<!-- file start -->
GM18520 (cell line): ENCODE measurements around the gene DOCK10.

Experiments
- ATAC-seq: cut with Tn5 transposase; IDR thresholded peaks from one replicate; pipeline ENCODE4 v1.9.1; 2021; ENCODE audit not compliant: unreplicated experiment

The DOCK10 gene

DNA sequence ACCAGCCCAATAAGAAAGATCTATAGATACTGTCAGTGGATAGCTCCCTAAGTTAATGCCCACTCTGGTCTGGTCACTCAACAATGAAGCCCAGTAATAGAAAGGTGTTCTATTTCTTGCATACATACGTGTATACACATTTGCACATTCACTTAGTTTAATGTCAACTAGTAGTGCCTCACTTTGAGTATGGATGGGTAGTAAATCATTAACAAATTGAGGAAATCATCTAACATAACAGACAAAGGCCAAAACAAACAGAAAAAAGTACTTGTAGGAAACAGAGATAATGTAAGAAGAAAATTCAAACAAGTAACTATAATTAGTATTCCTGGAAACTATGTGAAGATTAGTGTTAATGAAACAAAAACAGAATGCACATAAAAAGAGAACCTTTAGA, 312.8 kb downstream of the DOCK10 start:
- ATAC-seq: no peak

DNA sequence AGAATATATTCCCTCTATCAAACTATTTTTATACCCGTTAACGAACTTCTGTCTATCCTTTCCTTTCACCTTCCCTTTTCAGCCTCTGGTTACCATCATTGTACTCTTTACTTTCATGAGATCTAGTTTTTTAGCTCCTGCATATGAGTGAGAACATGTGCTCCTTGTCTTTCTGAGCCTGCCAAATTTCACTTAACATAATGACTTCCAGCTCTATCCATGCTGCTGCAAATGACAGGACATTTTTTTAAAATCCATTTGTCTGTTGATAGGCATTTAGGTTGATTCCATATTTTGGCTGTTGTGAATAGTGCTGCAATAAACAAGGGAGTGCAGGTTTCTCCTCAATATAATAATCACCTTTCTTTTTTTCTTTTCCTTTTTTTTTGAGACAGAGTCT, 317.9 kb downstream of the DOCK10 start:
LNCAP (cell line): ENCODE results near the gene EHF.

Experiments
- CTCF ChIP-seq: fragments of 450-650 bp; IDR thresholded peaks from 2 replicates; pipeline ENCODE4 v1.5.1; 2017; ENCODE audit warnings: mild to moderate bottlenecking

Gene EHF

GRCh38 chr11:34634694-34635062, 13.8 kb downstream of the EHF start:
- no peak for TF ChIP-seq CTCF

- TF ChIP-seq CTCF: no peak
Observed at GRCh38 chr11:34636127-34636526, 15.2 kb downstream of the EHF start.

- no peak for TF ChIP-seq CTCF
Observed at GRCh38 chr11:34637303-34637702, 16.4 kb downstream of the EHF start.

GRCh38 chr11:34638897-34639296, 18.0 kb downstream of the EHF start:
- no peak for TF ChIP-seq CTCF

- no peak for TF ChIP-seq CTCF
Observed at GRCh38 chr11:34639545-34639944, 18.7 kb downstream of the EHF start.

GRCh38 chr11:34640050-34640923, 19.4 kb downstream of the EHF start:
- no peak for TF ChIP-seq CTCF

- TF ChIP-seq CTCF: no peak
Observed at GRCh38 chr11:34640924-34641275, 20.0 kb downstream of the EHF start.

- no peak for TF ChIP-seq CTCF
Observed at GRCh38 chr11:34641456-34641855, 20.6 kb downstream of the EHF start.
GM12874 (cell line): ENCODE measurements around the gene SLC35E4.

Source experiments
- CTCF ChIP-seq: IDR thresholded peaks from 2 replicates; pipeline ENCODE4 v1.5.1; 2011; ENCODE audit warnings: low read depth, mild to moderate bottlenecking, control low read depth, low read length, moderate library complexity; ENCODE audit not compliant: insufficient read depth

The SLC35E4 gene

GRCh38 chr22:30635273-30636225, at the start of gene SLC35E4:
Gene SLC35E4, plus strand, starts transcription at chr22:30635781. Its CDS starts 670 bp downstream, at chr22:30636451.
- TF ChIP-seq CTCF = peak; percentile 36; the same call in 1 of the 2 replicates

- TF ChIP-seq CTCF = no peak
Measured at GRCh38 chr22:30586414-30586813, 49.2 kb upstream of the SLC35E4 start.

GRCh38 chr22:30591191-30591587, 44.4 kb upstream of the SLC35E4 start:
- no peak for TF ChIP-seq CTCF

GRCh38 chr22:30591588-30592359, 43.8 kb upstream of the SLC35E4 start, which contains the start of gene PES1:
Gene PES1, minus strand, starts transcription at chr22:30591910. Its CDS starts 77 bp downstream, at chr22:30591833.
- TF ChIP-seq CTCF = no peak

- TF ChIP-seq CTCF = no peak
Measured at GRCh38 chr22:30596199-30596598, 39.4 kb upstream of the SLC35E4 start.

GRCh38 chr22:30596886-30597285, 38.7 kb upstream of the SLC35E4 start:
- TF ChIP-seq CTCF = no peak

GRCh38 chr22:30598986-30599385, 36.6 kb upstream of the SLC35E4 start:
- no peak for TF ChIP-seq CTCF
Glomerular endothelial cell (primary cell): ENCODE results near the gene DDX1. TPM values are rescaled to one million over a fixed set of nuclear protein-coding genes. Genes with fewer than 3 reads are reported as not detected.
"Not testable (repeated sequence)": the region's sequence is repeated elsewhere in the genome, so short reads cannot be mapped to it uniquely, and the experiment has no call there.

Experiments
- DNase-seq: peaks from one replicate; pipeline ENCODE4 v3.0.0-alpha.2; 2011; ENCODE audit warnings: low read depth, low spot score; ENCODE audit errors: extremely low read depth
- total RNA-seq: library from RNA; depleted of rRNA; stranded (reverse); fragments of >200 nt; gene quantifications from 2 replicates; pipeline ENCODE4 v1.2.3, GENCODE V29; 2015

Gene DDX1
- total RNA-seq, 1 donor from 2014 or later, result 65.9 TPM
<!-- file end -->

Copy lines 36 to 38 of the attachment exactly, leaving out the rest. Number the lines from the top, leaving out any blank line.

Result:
Measured at GRCh38 chr22:30586414-30586813, 49.2 kb upstream of the SLC35E4 start.

GRCh38 chr22:30591191-30591587, 44.4 kb upstream of the SLC35E4 start:
- no peak for TF ChIP-seq CTCF